It was immediately evident that the airline workers staffing checkpoints tended to be poorly paid, meaning there was high turnover, as much as 100% a year in some facilities, according to Price. Vetting of these transient workers, in terms of criminal background checks and the like, was spotty. The tools were also outdated: The X-ray machines employed at security checkpoints were rudimentary, and configured in such a way that they were better at detecting whether a bag was oversize rather than if any problem items were packed inside. Meanwhile, checked luggage on passenger flights wasn’t screened at all. Neither was commercial air cargo. 

The TSA was legislated into existence in November 2001 and, for the first few years, it took a heavy hand in correcting for these deficiencies. Flying became something burdensome. Long screening lines snaked through the public spaces in airports. Though they failed to cause harm, the shoe bomber and the underwear bomber prompted new levels of scrutiny of passengers. Behind the scenes, new TSA personnel and equipment filled terminals. Airport managers suddenly faced a major loss in leasable (and therefore potentially revenue-generating) square footage, throwing out of whack the economics of operating an airport.

But if the flying public and airport staff found the TSA to be overbearing, technology suppliers found a willing customer. To create better imaging systems, for example, the TSA spent more than $2 billion with companies such as Smiths Detection, L3, and Rapiscan Systems. The result: Those once controversial, now standard full-body scanners were near universally deployed by 2016. In the meantime, the TSA became increasingly interested in biometric technology, which uses fingerprints, retina scans, and facial recognition technology to validate the identity of travelers who have been prescreened for security. 

Clear was originally launched in 2003 by Steven Brill, the American Lawyer founder and entrepreneurial journalist who wrote a book titled After: The Rebuilding and Defending of America in the September 12 Era. Eyeing growth, the company, then known as Verified Identity Pass Inc., announced that it had raised more than $44 million in August 2008 from a group that included Lehman Brothers and Brill himself. But then the financial crisis intensified (Lehman filed for bankruptcy less than a month later), and the company faltered, ultimately ceasing operations in 2009.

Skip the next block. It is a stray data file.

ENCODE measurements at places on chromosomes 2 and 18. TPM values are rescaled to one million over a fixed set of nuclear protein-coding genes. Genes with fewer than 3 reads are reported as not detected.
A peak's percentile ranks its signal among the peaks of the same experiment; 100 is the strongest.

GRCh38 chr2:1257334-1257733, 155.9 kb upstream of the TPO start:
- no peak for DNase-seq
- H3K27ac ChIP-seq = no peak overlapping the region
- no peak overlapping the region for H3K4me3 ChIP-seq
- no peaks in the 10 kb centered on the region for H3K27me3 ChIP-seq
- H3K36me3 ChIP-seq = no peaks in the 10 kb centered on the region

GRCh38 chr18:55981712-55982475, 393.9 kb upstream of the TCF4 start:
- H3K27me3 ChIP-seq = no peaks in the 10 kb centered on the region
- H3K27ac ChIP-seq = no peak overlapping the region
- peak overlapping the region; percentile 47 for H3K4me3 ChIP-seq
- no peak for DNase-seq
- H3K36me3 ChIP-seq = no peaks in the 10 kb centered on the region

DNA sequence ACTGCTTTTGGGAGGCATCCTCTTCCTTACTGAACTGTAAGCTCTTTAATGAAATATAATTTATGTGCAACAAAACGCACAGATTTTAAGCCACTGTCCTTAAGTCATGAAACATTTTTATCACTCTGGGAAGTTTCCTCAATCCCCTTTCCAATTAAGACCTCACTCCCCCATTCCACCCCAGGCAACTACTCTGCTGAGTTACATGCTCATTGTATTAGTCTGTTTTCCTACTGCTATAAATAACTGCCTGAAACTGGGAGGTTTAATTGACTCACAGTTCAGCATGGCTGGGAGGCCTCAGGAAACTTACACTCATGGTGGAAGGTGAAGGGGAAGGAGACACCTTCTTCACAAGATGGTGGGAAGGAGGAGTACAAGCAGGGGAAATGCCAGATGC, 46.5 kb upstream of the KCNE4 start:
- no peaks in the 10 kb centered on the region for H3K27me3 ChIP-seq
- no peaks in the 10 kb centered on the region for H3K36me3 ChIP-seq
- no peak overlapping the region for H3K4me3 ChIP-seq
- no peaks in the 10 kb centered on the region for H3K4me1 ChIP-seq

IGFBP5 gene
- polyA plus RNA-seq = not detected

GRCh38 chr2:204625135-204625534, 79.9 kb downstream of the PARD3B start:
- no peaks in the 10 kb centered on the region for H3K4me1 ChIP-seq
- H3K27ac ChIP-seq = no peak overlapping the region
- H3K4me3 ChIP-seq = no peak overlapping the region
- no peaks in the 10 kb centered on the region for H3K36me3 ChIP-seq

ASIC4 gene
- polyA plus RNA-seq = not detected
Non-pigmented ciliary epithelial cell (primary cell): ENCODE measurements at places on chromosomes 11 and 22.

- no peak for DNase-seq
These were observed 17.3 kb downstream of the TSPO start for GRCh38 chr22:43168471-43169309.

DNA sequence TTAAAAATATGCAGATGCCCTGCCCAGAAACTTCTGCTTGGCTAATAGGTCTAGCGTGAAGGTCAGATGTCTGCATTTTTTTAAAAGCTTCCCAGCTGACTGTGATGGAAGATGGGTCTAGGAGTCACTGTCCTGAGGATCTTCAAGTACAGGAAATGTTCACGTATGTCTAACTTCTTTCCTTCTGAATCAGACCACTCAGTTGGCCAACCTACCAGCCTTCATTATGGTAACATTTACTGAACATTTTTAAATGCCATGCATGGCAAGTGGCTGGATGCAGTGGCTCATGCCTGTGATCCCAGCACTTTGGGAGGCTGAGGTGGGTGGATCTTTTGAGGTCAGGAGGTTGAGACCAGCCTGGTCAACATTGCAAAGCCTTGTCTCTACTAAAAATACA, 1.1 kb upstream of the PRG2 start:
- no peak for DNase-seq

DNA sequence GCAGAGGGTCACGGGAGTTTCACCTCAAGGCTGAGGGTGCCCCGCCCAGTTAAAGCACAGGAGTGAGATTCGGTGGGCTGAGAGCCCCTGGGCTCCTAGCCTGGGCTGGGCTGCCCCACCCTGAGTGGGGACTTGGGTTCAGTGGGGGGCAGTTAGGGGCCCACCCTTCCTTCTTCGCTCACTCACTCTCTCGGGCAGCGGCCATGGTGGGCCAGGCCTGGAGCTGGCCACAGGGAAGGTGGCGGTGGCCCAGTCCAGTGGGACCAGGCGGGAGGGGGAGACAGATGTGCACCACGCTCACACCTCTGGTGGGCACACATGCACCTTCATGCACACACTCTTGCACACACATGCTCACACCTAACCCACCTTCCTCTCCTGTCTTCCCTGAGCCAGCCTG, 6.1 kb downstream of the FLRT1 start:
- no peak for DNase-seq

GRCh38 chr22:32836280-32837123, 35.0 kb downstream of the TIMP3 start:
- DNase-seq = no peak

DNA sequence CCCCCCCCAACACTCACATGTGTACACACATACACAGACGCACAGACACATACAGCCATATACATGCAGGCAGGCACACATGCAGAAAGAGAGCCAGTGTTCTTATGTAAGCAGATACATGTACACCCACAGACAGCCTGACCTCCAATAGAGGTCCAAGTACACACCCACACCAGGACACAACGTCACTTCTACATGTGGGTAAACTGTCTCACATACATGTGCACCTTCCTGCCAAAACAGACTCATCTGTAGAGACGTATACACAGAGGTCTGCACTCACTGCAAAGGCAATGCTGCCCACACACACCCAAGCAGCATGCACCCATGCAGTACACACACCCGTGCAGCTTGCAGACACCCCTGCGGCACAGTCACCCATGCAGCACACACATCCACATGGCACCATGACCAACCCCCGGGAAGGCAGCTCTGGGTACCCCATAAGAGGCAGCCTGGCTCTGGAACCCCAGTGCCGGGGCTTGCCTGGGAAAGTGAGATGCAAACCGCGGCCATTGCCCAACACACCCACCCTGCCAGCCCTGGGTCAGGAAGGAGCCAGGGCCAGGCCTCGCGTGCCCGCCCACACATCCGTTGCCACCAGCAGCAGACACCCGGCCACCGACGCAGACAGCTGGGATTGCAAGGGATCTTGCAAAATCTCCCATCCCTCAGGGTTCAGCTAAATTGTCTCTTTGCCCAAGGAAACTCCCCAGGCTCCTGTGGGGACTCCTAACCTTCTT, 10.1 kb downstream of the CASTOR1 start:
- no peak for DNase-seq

Hedge fund managers Caryn Seidman-Becker and Ken Cornick acquired Clear’s name and assets out of bankruptcy the following year, and relaunched the company. In the decade since, the business has moved beyond offering a souped-up background check (TSA PreCheck does the trick now) to creating what Seidman-Becker, now the company’s CEO, has described as “a secure identity platform” that uses biometric information to hurry its 7 million members through expedited lines at security checkpoints. 

“Anyone in biometrics is in an expansive growth industry,” Price said. “The TSA was headed toward biometrics before the pandemic hit, and now that air travel is coming back, one of the advantages of biometrics is less personal contact. I may not need to touch your boarding pass or your phone if I can verify your identity through some kind of biometric scan. And there are opportunities to use biometrics to tighten security access among airport workers as well.” 

The potential business opportunity extends far beyond airports, at least as far as Clear’s investor pitch is concerned. “We think there are enormous opportunities not only in travel on a global basis but to bring the Clear platform to so many different verticals,” Seidman-Becker told CNBC’s Squawk Box on the day of Clear’s IPO. “And my hope is that, in a few years, aviation is our smallest vertical because the others are so much bigger.”

Since its IPO, Clear has announced a new service to restaurants, in partnership with OpenTable, to preclear that guests are vaccinated against COVID-19 prior to their dinner reservations. It has also provided vaccination credentialing for attendees at New York Fashion Week, and even for visitors to the 9/11 Memorial and Museum in lower Manhattan. Competitors like Aware, Daon and Yoti are working on new applications for biometric technology, too.

The most remarkable technological change, then, may not be how airport security adapted in the aftermath of 9/11, but rather how those same security measures will now inevitably serve as a template for how we get back to our “normal” lives in the aftermath of COVID-19.